Furthermore, the United Nations Commission on Human Rights passed the “Human Rights and the Environment as Part of Sustainable Development” resolution in 2005, requesting the Office of the UN High Commissioner for Human Rights, the United Nations Environment Programme, and the United Nations Development Programme to continue to coordinate their efforts in activities relating to human rights and the environment in poverty eradication and post-conflict environmental assessment. The United Nations Human Rights Council also passed two resolutions in 2008 and 2009, and considered the impacts of climate change on the effective enjoyment of human rights. In another resolution passed in 2016, the UN Human Rights Council has explicitly cited the relationship of sustainable development and environmental protection with the enjoyment of human rights. Another significant decision made by the UN Human Rights Council was establishing an “Independent Expert” on study of the environment. A report from the Sub-Commission on Prevention of Discrimination and Protection of Minorities has also mentioned the relationship between the right to a healthy environment and the right to development, stressing that they are indispensable human rights that are mutually dependent. The regional human rights conventions in the Americas and Africa, including the “Protocol of San Salvador” and “African Charter on Human and Peoples’ Rights” have highlighted the right to life in a healthy environment, offering a more advanced stage compared to the other international human rights documents.

 It is clear that a change in the environmental-human rights approaches of every government has affected the positive orientation of its policy-making and measures inside its own country.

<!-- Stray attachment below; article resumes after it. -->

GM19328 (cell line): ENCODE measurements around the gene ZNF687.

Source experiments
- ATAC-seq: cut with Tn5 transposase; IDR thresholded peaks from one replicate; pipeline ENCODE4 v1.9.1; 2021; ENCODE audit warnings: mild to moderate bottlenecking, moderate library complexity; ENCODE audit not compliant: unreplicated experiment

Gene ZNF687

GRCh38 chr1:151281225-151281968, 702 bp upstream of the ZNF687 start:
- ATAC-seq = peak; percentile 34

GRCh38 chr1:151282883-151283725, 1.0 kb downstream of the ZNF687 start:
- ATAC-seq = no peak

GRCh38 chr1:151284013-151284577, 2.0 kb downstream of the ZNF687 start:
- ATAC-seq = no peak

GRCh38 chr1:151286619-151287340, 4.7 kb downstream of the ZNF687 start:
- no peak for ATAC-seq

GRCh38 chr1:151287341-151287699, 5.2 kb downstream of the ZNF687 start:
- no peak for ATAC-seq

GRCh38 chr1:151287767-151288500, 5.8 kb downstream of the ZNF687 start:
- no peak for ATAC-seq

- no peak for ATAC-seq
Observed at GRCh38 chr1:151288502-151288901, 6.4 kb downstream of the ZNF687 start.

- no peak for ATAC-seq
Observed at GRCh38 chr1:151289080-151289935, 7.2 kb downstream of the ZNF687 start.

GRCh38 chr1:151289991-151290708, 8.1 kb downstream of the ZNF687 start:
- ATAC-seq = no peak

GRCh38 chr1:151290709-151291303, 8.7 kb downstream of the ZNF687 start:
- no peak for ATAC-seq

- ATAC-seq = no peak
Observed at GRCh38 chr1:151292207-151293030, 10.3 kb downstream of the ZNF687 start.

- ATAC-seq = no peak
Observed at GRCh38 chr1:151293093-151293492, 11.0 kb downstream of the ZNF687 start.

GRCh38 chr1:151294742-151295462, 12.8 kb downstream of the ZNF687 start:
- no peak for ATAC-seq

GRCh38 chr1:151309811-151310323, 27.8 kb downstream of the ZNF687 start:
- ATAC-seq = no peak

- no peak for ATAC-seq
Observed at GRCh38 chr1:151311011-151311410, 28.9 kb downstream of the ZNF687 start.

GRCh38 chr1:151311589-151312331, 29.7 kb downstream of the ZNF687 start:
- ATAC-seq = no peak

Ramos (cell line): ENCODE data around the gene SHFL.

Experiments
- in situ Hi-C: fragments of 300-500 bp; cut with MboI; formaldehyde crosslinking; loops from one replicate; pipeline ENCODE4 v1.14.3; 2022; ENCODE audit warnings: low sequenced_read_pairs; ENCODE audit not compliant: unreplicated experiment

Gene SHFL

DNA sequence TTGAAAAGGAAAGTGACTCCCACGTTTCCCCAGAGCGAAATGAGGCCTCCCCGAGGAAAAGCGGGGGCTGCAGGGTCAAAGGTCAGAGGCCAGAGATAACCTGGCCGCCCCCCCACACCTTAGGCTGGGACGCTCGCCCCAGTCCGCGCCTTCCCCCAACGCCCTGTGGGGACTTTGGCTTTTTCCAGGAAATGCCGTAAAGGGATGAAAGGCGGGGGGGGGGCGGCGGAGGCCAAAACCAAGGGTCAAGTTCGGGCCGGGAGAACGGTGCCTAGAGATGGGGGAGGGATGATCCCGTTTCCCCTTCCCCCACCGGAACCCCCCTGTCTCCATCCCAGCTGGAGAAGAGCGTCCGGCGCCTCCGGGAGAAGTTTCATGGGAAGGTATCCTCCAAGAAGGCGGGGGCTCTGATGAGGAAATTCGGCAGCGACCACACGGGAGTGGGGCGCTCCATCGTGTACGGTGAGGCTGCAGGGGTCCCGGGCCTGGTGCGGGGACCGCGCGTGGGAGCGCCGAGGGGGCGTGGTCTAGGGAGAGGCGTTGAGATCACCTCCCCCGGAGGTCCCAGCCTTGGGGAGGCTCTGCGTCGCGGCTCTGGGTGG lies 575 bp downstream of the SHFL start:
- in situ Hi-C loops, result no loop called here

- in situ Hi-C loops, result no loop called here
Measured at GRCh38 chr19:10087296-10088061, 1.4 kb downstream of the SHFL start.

1. Court Rulings

 Among the international judicial systems, the European Court of Human Rights has more valuable experiences in protecting the people’s rights, such as the right to life and the right to property. Nonetheless, the European Convention on Human Rights only deals with the rights of individuals, and the court hearsenvironmental cases only when disregard for the environmental regulations may violate the other rights of citizens.

 A review of the cases coming before the International Criminal Court (ICC) shows that although the court has been granted jurisdiction over four main crimes, i.e. genocide, crimes against humanity,war crimes, and the crime of aggression, the Article 7 of the Rome Statute stipulates that the loss of life or injury to civilians in the attack and widespread damage to the natural environment as well as forcible transfer of population amount to crimes against humanity and war crimes, and that the ICCshall have jurisdiction in respect of those crimes. According to the Article 8 of the Rome Statute, the destruction of propertyand the acts causing widespread, long-term and severedamage to the natural environment which would be clearly excessive in relation to the concreteand direct overall military advantage anticipated, amount to war crimes. A notable feature of the United Nations Conference on Sustainable Development in 2012 was inclusion of the term “justice in environmental matters” in its political outcome document, which laid the foundation for establishment of environmental courts, although the text of the document lacks mechanisms to enforce justice.

 In general, the international community’s current stance on the relationship between human rights and environment can be summarized as follows: The relationship between those two areas has not been rejected from the viewpoint of anybody or any state, but the lack of definite extent and dimensions of such relation could sacrifice any of the two matters. As the international community procrastinates in recognizing such relationship in the international legal documents, there is no case of a strong ruling or approach in the history of rulings issued by the international judicial systems. It appears that one of the obstacles preventing the achievement of consensus is the political sensitivity that many states show to the elements connecting these two fields and the consequences. On the other hand, the formal and widespread recognition of the human rights, such as the right to life, right to development, and the consequent relationship between the environment and human rights would lead to a rise in the regional and international lawsuits and complaints against the performance of the managers accused of destroying the environment. The subsequent complications may even disrupt and threaten the ongoing activities of the well-established structures and processes, at least for a while.

(The opinions expressed are those of the authors and do not purport to reflect the opinions or views of the IPIS)